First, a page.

The Barry Arm event will be larger than either of these by far.

"This is an enormous slope — the mass that could fail weighs over a billion tonnes," said geologist Dave Petley, speaking to Earther. "The internal structure of that rock mass, which will determine whether it collapses, is very complex. At the moment we don't know enough about it to be able to forecast its future behavior."

Outside of Alaska, on the west coast of Greenland, a landslide-produced tsunami towered 300 feet high, obliterating a fishing village in its path.

What the letter predicts for Barry Arm Fjord

Moving slowly at first...

Image source: whrc.org

"The effects would be especially severe near where the landslide enters the water at the head of Barry Arm. Additionally, areas of shallow water, or low-lying land near the shore, would be in danger even further from the source. A minor failure may not produce significant impacts beyond the inner parts of the fiord, while a complete failure could be destructive throughout Barry Arm, Harriman Fiord, and parts of Port Wells. Our initial results show complex impacts further from the landslide than Barry Arm, with over 30 foot waves in some distant bays, including Whittier."

The discovery of the impeding landslide began with an observation by the sister of geologist Hig Higman of Ground Truth, an organization in Seldovia, Alaska. Artist Valisa Higman was vacationing in the area and sent her brother some photos of worrying fractures she noticed in the slope, taken while she was on a boat cruising the fjord.

Higman confirmed his sister's hunch via available satellite imagery and, digging deeper, found that between 2009 and 2015 the slope had moved 600 feet downhill, leaving a prominent scar.

Ohio State's Chunli Dai unearthed a connection between the movement and the receding of the Barry Glacier. Comparison of the Barry Arm slope with other similar areas, combined with computer modeling of the possible resulting tsunamis, led to the publication of the group's letter.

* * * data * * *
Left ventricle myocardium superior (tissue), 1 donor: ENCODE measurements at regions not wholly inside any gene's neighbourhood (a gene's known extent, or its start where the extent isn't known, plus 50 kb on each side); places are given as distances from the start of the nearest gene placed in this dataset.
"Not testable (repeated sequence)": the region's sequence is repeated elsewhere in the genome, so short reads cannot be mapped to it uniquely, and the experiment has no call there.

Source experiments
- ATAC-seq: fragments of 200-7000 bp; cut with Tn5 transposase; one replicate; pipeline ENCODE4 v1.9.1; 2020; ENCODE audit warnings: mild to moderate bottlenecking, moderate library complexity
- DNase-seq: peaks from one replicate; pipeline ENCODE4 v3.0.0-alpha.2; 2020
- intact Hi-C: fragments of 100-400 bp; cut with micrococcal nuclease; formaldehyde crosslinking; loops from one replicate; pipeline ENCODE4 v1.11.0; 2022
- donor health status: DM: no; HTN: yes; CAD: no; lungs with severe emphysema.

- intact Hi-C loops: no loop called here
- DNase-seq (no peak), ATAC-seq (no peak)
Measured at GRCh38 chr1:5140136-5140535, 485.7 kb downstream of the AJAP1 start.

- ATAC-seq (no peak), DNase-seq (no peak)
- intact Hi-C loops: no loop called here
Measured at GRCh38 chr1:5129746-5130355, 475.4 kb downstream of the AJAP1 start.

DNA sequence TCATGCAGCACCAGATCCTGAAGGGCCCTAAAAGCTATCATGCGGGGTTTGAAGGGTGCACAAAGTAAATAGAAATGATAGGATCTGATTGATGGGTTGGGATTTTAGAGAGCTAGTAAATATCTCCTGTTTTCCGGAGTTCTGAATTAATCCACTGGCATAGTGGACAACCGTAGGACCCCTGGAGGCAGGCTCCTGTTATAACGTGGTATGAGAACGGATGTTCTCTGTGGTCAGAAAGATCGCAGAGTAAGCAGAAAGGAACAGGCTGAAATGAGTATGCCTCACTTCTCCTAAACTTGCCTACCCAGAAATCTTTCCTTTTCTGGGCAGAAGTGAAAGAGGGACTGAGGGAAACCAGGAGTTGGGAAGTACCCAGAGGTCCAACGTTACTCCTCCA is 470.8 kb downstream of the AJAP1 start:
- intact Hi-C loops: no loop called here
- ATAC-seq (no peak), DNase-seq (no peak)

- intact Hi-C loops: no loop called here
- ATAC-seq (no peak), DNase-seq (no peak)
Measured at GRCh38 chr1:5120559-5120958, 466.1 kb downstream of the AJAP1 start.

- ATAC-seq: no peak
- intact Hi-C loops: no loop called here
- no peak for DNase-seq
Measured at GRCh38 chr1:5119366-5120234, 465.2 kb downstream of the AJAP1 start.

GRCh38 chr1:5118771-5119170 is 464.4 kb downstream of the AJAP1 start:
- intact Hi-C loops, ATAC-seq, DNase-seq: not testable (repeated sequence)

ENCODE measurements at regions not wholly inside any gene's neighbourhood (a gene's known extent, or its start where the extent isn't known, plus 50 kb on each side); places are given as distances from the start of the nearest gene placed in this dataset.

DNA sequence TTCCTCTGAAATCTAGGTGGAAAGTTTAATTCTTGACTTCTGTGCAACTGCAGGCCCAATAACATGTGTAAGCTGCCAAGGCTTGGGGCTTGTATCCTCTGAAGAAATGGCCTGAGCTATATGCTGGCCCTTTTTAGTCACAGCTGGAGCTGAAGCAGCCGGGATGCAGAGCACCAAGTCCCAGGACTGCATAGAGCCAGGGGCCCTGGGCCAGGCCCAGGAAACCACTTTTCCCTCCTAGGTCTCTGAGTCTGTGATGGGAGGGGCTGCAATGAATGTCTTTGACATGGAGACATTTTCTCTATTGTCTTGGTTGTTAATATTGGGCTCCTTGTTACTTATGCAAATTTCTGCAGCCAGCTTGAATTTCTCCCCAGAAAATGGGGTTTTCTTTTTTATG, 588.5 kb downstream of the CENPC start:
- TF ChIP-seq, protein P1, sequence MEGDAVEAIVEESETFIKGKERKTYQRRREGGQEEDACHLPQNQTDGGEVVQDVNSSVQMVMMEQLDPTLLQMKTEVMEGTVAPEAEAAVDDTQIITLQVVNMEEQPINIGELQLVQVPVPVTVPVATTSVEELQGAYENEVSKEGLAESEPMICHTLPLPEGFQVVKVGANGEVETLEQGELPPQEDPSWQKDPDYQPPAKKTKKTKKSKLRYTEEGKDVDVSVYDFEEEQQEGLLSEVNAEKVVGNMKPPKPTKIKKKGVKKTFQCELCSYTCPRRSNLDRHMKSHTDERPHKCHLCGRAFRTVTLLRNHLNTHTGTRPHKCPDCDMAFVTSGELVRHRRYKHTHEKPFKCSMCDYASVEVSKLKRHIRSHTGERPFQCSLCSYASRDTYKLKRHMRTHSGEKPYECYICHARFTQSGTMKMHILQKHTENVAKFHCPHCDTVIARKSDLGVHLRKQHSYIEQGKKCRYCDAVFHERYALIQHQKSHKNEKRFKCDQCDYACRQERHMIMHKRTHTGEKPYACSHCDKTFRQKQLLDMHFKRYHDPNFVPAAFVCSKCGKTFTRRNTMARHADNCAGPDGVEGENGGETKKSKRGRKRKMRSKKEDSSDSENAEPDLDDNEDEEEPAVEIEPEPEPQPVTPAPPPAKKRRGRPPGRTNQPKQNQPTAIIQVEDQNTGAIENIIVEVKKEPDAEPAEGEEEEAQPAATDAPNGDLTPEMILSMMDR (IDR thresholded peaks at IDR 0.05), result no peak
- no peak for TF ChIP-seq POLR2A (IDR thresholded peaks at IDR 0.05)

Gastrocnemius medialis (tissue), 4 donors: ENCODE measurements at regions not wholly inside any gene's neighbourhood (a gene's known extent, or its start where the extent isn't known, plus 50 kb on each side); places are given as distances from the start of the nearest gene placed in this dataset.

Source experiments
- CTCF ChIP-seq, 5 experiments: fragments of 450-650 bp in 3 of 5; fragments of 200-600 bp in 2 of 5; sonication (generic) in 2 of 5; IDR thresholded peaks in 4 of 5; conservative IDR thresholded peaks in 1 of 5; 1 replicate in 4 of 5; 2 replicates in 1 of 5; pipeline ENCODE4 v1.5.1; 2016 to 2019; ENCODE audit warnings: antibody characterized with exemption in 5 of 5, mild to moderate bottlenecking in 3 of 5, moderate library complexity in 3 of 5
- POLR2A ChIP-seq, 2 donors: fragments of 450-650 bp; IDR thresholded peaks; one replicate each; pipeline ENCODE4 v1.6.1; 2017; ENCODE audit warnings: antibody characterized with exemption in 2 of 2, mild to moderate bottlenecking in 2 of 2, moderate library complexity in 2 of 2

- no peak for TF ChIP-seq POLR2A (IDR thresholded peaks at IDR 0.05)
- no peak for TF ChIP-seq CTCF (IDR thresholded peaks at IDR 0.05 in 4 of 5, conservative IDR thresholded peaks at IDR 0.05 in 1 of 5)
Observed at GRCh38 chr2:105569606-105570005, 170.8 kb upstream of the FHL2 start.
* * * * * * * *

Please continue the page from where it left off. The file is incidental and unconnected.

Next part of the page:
While the full group of signatories from 14 organizations and institutions has only been working on the situation for a month, the implications were immediately clear. The signers include experts from Ohio State University, the University of Southern California, and the Anchorage and Fairbanks campuses of the University of Alaska.

Once informed of the open letter's contents, the Alaska's Department of Natural Resources immediately released a warning that "an increasingly likely landslide could generate a wave with devastating effects on fishermen and recreationalists."

How do you prepare for something like this?

Image source: whrc.org

The obvious question is what can be done to prepare for the landslide and tsunami? For one thing, there's more to understand about the upcoming event, and the researchers lay out their plan in the letter:

"To inform and refine hazard mitigation efforts, we would like to pursue several lines of investigation: Detect changes in the slope that might forewarn of a landslide, better understand what could trigger a landslide, and refine tsunami model projections. By mapping the landslide and nearby terrain, both above and below sea level, we can more accurately determine the basic physical dimensions of the landslide. This can be paired with GPS and seismic measurements made over time to see how the slope responds to changes in the glacier and to events like rainstorms and earthquakes. Field and satellite data can support near-real time hazard monitoring, while computer models of landslide and tsunami scenarios can help identify specific places that are most at risk."

In the letter, the authors reached out to those living in and visiting the area, asking, "What specific questions are most important to you?" and "What could be done to reduce the danger to people who want to visit or work in Barry Arm?" They also invited locals to let them know about any changes, including even small rock-falls and landslides.